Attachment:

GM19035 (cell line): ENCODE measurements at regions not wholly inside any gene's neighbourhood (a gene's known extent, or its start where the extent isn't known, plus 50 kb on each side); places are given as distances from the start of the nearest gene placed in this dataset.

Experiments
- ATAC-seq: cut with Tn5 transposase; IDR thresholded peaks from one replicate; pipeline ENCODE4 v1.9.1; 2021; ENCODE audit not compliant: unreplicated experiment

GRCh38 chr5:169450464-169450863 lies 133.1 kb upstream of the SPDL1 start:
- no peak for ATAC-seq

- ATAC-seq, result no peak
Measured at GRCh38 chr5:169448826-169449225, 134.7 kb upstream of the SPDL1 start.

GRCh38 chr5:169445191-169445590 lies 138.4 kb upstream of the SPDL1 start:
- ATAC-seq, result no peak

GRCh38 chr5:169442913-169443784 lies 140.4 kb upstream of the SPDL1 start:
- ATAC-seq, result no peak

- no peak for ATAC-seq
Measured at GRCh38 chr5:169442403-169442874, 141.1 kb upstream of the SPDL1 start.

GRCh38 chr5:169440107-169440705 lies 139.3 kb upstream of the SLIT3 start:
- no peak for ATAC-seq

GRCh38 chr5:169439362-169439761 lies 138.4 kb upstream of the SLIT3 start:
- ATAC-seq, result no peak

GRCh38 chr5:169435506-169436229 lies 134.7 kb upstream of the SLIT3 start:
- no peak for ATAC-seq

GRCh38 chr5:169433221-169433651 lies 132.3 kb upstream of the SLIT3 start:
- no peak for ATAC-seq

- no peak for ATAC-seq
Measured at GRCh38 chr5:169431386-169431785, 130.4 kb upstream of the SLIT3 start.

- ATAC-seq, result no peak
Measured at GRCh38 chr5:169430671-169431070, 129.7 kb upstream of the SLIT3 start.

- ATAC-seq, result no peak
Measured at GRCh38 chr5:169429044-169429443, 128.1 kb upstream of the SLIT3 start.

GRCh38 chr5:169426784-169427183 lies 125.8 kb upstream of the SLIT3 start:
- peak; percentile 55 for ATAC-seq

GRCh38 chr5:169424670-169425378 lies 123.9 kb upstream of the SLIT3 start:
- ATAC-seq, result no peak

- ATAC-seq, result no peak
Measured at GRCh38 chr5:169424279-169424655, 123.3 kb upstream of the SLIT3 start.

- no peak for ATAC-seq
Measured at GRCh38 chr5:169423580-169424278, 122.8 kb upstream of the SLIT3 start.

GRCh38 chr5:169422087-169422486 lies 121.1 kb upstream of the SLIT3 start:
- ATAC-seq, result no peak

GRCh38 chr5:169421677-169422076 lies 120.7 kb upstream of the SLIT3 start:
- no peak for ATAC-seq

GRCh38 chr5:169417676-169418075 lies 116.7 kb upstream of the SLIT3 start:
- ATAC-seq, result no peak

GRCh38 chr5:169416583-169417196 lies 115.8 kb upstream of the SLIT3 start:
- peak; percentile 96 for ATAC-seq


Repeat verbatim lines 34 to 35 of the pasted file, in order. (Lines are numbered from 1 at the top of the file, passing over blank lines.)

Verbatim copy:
- no peak for ATAC-seq
Measured at GRCh38 chr5:169423580-169424278, 122.8 kb upstream of the SLIT3 start.